Most pastors work hard, love their churches, and would sacrifice their lives for the people they lead. If you are reading this article for ways to get back at your pastor, then it’s likely you’re the problem, not your pastor. But there are some bad pastors out there. Why do people stay with them?
There is a romance of leadership. Most studies in leadership focus on the top roles. Many leader-centric approaches assume followers are mere recipients of leader-driven change. To romanticize leadership is to exaggerate its importance relative to followers. Leadership is extremely important, but it exists only because followers collectively interpret someone (or a group) in such a role. Romancing leadership leaves out half the relationship. Followers are just as important. Obsessing over leaders at the expense of followers leaves a gaping hole in understanding how leadership really works.
If followers have power and influence, then why might they fall prey to bad leaders? How can the leader-follower relationship break down? What makes followers susceptible to toxic leadership? Sometimes this problem results in a congregation dwindling due to an apathetic pastor. Other times the result is more tragic, in which bullying—even abuse—occurs. There are three main ways this breakdown happens. What follows is descriptive, not prescriptive. Additionally, the scope of this brief article is broader and more general than the cases of abuse. Some leaders are bad because they are lazy and selfish. Most importantly, no one should endure bullying and abuse, and any instance should be reported immediately.
Safety. Most people are not locked into a leader. You can leave a church. You can transition out of a job. You can transfer schools. People can vote out politicians and strike against companies. Most followers in our culture have the freedom to walk away. But with every increase in freedom comes a corresponding decrease in safety. If you walk away from your job, then the paycheck is no longer guaranteed. If you vote out a politician, then you risk voting in one who is worse. In short, followers stick with bad leaders because they are not willing to risk safety in order to be more free. Leaving a church can be complex, especially when you have children who find a sense of safety in the congregation.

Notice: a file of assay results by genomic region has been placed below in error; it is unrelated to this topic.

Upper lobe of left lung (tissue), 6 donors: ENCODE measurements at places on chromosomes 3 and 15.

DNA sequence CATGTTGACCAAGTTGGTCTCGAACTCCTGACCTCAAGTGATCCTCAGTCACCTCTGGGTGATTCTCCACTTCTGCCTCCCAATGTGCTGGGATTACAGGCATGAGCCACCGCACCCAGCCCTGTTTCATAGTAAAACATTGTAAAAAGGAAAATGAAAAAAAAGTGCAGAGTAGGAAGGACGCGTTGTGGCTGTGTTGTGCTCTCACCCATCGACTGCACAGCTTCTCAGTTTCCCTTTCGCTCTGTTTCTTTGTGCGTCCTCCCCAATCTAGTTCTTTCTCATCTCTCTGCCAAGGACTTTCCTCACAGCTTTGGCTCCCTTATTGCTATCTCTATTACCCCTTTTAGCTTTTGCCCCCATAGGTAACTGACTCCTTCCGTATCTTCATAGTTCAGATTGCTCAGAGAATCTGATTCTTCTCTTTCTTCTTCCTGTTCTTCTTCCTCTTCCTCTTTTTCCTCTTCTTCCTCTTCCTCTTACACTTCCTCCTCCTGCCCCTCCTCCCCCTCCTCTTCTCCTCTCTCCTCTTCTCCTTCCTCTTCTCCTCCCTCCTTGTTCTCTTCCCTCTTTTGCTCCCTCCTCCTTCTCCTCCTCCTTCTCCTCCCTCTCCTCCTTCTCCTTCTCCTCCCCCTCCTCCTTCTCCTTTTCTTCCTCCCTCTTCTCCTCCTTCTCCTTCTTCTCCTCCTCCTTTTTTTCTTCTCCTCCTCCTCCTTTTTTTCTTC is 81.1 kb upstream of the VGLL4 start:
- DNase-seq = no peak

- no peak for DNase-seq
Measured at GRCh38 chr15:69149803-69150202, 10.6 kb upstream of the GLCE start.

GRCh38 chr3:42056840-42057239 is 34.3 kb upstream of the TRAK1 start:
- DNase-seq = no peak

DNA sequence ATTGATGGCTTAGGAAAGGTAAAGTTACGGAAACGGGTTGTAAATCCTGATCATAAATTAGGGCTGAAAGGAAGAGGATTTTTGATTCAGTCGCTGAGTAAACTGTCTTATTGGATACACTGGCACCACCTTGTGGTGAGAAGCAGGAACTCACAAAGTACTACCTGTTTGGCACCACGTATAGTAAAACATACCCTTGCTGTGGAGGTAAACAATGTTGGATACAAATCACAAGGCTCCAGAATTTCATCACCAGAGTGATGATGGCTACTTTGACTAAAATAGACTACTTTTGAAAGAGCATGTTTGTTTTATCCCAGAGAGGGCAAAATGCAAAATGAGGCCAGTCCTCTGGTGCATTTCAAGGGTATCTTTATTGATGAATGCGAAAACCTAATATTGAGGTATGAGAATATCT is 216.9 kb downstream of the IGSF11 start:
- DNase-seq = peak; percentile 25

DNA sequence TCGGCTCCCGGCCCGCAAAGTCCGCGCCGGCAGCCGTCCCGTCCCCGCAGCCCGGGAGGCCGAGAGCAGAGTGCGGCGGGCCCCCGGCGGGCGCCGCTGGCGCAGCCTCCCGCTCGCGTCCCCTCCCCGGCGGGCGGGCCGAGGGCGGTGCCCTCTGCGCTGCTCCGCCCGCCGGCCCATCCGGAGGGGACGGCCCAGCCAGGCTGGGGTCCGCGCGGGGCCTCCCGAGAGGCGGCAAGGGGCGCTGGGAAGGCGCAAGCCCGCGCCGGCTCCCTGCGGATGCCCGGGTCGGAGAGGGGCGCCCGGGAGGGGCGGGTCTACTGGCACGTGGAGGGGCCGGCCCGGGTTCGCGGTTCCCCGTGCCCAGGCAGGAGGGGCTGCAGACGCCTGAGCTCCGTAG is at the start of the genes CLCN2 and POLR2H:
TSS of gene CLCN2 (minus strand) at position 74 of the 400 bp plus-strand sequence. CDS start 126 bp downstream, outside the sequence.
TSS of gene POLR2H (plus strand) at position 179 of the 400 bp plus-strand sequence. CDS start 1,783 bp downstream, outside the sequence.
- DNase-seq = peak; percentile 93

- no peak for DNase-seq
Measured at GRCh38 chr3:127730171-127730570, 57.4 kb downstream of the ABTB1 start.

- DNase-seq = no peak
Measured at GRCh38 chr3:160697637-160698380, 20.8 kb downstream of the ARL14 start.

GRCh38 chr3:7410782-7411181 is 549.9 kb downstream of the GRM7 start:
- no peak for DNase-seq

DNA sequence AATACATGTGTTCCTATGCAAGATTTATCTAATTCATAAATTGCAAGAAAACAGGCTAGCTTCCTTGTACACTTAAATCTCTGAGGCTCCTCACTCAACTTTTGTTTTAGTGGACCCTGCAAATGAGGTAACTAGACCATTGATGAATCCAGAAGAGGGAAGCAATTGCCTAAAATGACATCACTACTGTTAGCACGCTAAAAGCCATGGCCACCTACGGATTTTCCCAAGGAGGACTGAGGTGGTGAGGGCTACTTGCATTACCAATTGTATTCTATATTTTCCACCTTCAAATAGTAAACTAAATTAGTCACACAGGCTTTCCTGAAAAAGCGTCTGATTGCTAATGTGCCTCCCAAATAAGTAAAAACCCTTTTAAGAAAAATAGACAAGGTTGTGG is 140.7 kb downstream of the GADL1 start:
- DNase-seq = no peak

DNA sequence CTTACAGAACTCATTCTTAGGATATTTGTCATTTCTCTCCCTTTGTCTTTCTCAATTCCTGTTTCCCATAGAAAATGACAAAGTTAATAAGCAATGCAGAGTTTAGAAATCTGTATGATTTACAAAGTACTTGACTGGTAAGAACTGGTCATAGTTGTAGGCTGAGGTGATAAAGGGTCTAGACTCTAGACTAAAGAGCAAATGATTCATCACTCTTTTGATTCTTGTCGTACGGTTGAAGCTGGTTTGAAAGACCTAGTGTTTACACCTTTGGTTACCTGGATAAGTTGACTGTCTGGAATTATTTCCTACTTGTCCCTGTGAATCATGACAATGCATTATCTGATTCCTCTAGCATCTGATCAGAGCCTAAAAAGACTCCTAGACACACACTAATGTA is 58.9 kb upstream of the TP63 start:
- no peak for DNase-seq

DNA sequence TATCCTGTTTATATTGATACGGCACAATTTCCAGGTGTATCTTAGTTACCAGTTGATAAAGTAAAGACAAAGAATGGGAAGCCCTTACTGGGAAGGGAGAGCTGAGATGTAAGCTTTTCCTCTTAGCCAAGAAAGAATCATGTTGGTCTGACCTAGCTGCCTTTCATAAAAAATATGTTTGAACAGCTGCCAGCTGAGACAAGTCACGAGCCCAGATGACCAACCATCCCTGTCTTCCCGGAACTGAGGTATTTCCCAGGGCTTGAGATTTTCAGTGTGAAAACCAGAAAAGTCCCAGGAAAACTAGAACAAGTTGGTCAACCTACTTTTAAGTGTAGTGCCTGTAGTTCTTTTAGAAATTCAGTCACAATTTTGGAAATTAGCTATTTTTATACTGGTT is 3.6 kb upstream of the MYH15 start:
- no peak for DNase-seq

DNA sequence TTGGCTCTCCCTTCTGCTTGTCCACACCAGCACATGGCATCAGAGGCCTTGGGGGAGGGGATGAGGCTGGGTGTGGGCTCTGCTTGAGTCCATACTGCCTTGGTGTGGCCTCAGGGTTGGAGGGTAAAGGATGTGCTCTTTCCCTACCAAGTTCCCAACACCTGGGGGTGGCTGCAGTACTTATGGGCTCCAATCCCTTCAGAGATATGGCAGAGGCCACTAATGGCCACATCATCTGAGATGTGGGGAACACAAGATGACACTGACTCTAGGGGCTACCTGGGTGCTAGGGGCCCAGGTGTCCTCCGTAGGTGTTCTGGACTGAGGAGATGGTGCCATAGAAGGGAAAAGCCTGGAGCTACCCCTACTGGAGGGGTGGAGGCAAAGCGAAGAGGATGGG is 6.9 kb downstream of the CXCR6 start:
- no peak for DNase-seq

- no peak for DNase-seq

Belonging. Ditching a bad leader may mean leaving an important community. For instance, many followers remain loyal to a professional sports team despite an unscrupulous owner or ineffective coach. Loyalty is a powerful force within a community. Belonging in a human community will often supersede leaving a group leader. It’s why some churchgoers tolerate a fruitless pastor. It’s why cult followers do not denounce the cult after the leader falters catastrophically. Unfollowing a toxic leader is often more painful (and less important) than the sense of belonging that comes from the community over which the leader presides.
Comfort. Challenging bad leaders is uncomfortable (at best) and deadly (at worst), but many followers forget they have the power to challenge leaders. In fact, dual accountability is one of the keys to a successful leader-follower relationship. In order to challenge leaders, however, followers must let go of comfortable silence. If you are the only one to speak out, and no one joins you, then you’re left alone in a vulnerable position. Many followers are not willing to risk comfort to challenge bad leaders.
A healthy leader-follower relationship is less about an exaggerated leader romance and more about dual accountability. Accountability is what prevents pastors from becoming dictators and tyrants. Congregants need shepherds to help guide them to better places. Pastors need church members to fulfill God’s purpose for the church. The proper glue sticking followers with leaders (or congregants and pastors) is dual accountability—not safety, belonging, and comfort.